Born: 26 November, 1969 - Stockton, California
"I think really the whole problem with racism and its continuing legacy in this country is that we simply love it. Who would we be without the 'struggle'?"
Fresh out of graduate school, Kara Walker succeeded in shocking the nearly shock-proof art world of the 1990s with her wall-sized cut paper silhouettes. At first, the figures in period costume seem to hearken back to an earlier, simpler time. That is, until we notice the horrifying content: nightmarish vignettes illustrating the history of the American South. Drawing from sources ranging from slave testimonials to historical novels, Kara Walker's work features mammies, pickaninnies, sambos and other brutal stereotypes in a host of situations that are frequently violent and sexual in nature. Initial audiences condemned her work as obscenely offensive, and the art world was divided about what to do. Was this a step backward or forward for racial politics? Several decades later, Walker continues to make audacious, challenging statements that question and challenge. From her breathtaking and horrifying silhouettes to the enormous crouching sphinx cast in white sugar and displayed in an old sugar factory in Brooklyn, Walker demands that we examine the origins of racial inequality, in ways that transcend black and white.
Most Important Art
Kara Walker Artworks in Focus:
Gone: An Historical Romance of a Civil War as It Occurred Between the Dusky Thighs of One Young Negress and Her Heart (1994)
This extensive wall installation, the artist's first foray into the New York art world, features what would become her signature style. The work's epic title refers to numerous sources, including Margaret Mitchell's Gone with the Wind (1936) set during the Civil War, and a passage in Thomas Dixon, Jr's The Clansman (a foundational Ku Klux Klan text) devoted to the manipulative power of the "tawny negress." The form of the tableau, with its silhouetted figures in nineteenth-century costume leaning toward one another beneath the moon, alludes to storybook romance. The tableau fails to deliver on this promise when we notice the graphic depictions of sex and violence that appear on close inspection, including a diminutive figure strangling a web-footed bird, a young woman floating away on the water (perhaps the mistress of the gentleman engaged in flirtation at the left) and, at the highest midpoint of the composition, where we can't miss it, underage interracial fellatio.Read More ...
Silhouetting was an art form considered "feminine" in the nineteenth century, and it may well have been within reach of female African American artists. Walker uses it to revisit the idea of race, and to highlight the artificiality of nineteenth century practices such as physiognomic theory and phrenology (pseudo-scientific practices of deciphering a person's intelligence level by examining the shape of the face and head) used to support racial inequality as somehow "natural." Walker's black cut-outs against white backgrounds derive their power from the silhouette, a stark form capable of conveying multiple visual and symbolic meanings. Fanciful details, such as the hoop-skirted woman at the far left under whom there are two sets of legs, and the lone figure being carried into the air by an enormous erection, introduce a dimension of the surreal to the image. When asked what she had been thinking about when she made this work, Walker responded, "The history of America is built on this inequality...The gross, brutal manhandling of one group of people, dominant with one kind of skin color and one kind of perception of themselves, versus another group of people with a different kind of skin color and a different social standing. And the assumption would be that, well, times changed and we've moved on. But this is the underlying mythology... And we buy into it. I mean, whiteness is just as artificial a construct as blackness is."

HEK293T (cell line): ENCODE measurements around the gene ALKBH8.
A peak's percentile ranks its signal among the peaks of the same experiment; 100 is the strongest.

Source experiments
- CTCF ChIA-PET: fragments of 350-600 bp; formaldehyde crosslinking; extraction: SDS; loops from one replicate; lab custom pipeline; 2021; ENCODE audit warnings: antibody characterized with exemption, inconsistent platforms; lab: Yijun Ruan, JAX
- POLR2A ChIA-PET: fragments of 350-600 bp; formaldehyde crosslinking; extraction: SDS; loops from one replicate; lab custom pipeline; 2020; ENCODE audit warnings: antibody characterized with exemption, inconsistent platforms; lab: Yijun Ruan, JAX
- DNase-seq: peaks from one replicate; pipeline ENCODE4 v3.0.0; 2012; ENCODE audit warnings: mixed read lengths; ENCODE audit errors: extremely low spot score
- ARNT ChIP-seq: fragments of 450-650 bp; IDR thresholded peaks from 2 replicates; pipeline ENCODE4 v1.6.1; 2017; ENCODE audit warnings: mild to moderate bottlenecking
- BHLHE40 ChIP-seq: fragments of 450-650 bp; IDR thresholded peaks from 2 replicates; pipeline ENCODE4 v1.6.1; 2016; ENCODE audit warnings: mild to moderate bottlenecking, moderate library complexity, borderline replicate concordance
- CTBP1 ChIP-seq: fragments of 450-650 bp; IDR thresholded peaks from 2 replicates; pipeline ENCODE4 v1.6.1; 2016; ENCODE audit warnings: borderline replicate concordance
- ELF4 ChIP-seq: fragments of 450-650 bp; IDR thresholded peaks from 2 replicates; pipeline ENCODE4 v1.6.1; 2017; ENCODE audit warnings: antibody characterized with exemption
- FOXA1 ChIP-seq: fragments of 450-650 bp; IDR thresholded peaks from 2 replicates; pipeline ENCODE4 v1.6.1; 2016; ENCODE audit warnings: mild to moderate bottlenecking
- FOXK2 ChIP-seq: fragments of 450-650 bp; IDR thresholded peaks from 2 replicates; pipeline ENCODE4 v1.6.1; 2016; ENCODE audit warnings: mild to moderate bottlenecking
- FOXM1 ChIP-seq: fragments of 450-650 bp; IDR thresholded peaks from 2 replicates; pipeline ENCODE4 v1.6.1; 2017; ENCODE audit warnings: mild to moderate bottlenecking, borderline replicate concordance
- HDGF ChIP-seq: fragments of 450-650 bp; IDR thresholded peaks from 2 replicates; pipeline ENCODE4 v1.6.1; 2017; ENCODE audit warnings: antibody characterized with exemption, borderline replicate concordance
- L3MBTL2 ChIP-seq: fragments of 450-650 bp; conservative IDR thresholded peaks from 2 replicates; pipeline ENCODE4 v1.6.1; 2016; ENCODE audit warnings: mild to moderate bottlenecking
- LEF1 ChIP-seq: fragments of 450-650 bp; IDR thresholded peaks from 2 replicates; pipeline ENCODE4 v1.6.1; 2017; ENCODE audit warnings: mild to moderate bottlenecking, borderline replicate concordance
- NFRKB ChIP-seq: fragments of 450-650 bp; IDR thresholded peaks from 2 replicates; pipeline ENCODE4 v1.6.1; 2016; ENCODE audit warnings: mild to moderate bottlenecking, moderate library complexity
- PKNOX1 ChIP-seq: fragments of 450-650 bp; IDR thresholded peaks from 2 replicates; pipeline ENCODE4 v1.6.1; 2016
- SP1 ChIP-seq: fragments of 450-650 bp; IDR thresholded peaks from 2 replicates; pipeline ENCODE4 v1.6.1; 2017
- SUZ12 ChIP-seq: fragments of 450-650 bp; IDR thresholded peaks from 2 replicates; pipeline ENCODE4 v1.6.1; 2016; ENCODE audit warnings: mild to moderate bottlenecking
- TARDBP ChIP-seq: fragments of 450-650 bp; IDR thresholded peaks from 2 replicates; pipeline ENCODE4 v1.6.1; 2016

A painter's daughter, Walker was born into a family of academics in Stockton, California in 1969, and grew interested in becoming an artist as early as age three. When her father accepted a position at Georgia State University, she moved with her parents to Stone Mountain, Georgia, at the age of 13. In sharp contrast with the widespread multi-cultural environment Walker had enjoyed in coastal California, Stone Mountain still held Klu Klux Klan rallies. At her new high school, Walker recalls, "I was called a 'nigger,' told I looked like a monkey, accused (I didn't know it was an accusation) of being a 'Yankee.'" Walker felt unwelcome, isolated, and expected to conform to a stereotype in a culture that did not seem to fit her. She escaped into the library and into books, where illustrated narratives of the South helped guide her to a better understanding of the customs and traditions of her new environment.
Early Training and Career